Community Partner

U.S. Geological Survey (USGS) Oregon Water Science Center

First Advisor

Jennifer Morse

Date of Award

Spring 2018

Document Type


Degree Name

Master of Environmental Management (MEM)


Environmental Science and Management




Streamflow, Runoff, Dams -- Environmental aspects, Ponds -- Environmental aspects, Urban watersheds -- Oregon -- Tualatin River Watershed




Urbanization of landscapes alters watershed hydrology, leading to changes in the natural flow regime of local streams. Runoff from impervious surfaces and routing of stormwater can cause a rapid increase in the volume and velocity of streamflow. This is observed in the hydrograph as a steep rising limb, followed by a high peak, and a rapid falling limb. This rapidly varying streamflow, often referred to as flashiness, can increase erosive forces on the channel bed and banks, leading to channel incision and bank erosion. In areas where the hydrologic regime is less impacted by humans, beaver dams and ponds attenuate storm flow, resulting in a hydrograph that responds more gradually to storms. Currently, however, no studies have been published that examine how beaver dams affect streamflow in urbanized systems. This study seeks to determine whether the presence of beaver dams and ponds in urban stream reaches reduces stream flashiness and decreases the magnitude of storm events. In the Tualatin River Basin, in northwestern Oregon, surface water stage was collected upstream and downstream of two beaver affected stream reaches in the urban portion of the watershed. Continuous stage measurements were combined with channel cross-sectional measurements to derive the wetted cross-sectional area, a timeseries variable that was used as a surrogate for discharge to assess the effects of beaver dams on hydraulic change during storm events. Results showed a moderate decrease in the magnitude of most storm event peaks downstream of beaver-affected reaches, indicating a dampening of streamflow during periods of heavy rainfall. The effects of the beaver dams and ponds on hydraulic variability were quantified using a frequency analysis of the rate-of-change in the wetted cross-sectional area, which tended to reinforce the observed reduction in streamflow variability during storms. The degree of attenuation varied between the two sites, suggesting that other factors influence the efficacy of beaver dams and ponds at dampening streamflow variability during storm events.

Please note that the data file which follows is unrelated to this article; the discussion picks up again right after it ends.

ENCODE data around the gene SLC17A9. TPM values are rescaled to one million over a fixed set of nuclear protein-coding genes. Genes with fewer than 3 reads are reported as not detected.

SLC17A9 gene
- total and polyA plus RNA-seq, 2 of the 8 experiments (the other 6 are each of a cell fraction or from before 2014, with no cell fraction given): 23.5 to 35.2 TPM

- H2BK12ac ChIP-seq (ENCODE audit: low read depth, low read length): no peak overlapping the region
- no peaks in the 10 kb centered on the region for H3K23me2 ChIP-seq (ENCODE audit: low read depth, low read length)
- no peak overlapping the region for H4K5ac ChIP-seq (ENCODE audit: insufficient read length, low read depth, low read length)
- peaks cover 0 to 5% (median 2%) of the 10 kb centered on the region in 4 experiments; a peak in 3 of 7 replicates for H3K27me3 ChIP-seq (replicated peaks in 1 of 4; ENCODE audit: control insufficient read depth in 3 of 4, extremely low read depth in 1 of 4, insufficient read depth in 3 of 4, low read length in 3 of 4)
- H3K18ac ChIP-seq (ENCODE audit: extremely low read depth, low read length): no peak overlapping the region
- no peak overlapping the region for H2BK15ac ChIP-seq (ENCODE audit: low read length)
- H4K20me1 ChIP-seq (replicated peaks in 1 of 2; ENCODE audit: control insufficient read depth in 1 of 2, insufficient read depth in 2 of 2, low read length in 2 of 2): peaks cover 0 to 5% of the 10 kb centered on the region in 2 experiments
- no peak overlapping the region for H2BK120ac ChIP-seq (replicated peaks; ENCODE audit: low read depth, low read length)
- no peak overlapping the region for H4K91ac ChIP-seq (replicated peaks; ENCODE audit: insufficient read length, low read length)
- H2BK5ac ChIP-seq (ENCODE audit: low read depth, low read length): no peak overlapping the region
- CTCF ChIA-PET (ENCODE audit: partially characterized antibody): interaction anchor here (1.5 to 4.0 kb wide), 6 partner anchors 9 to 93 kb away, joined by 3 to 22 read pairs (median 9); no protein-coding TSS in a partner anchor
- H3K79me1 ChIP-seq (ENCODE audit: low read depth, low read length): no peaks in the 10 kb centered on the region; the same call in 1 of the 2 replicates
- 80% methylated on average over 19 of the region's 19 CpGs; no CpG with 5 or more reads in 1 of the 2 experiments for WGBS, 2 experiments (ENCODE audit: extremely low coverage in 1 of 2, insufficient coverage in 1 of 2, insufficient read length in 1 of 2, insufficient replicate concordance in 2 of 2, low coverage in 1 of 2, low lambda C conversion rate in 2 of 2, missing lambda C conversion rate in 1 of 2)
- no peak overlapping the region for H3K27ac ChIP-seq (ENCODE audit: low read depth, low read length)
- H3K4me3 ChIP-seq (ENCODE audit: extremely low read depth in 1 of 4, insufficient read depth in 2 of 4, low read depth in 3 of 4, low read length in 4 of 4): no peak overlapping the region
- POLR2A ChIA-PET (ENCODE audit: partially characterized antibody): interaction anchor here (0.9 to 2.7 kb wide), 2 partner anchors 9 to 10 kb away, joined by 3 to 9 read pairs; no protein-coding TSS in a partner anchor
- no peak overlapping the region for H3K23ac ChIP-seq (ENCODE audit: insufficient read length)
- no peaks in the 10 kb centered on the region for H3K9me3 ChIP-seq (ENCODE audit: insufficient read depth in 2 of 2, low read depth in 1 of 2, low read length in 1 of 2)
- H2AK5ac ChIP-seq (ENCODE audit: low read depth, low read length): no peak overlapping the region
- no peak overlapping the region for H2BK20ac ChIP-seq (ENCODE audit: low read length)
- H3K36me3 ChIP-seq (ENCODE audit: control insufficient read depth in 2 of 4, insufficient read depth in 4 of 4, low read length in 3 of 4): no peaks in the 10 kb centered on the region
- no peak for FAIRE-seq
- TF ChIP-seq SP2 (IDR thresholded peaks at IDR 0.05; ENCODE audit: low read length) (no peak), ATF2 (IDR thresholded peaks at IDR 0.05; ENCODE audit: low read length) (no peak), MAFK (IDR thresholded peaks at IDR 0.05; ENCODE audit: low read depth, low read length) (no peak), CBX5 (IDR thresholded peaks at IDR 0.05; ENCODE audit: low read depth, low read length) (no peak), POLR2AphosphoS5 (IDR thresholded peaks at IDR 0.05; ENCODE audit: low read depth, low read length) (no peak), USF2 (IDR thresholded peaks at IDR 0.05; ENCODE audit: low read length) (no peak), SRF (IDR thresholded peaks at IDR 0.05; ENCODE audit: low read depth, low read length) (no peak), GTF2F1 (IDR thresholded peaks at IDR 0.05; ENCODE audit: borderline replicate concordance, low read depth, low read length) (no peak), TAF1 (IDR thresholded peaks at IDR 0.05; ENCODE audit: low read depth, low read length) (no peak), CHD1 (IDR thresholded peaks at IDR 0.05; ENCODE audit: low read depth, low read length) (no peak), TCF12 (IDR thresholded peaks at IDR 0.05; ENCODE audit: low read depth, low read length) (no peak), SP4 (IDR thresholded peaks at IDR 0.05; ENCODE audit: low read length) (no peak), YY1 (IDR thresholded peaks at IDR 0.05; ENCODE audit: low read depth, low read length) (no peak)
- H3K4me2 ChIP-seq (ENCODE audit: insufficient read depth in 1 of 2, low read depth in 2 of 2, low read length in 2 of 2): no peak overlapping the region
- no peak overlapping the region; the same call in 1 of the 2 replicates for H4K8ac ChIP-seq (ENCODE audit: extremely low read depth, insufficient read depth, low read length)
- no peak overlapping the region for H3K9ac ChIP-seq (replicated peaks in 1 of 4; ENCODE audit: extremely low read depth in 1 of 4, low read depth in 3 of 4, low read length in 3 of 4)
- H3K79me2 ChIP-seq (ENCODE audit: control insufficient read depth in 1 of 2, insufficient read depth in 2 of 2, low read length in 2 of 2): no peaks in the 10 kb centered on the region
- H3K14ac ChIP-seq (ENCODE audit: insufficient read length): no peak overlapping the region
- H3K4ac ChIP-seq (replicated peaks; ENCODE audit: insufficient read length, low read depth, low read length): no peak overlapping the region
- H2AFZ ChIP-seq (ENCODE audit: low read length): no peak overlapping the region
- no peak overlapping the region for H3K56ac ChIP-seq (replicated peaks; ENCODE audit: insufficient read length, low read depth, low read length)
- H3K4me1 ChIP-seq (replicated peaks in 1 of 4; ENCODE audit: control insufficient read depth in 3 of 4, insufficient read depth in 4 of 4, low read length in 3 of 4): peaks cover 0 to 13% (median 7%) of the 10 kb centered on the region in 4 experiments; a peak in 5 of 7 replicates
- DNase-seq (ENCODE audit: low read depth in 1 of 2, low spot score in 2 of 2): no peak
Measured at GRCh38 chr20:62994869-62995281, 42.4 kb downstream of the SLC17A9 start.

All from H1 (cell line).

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A project report submitted in partial fulfillment of the requirements for the degree of Master of Environmental Management.

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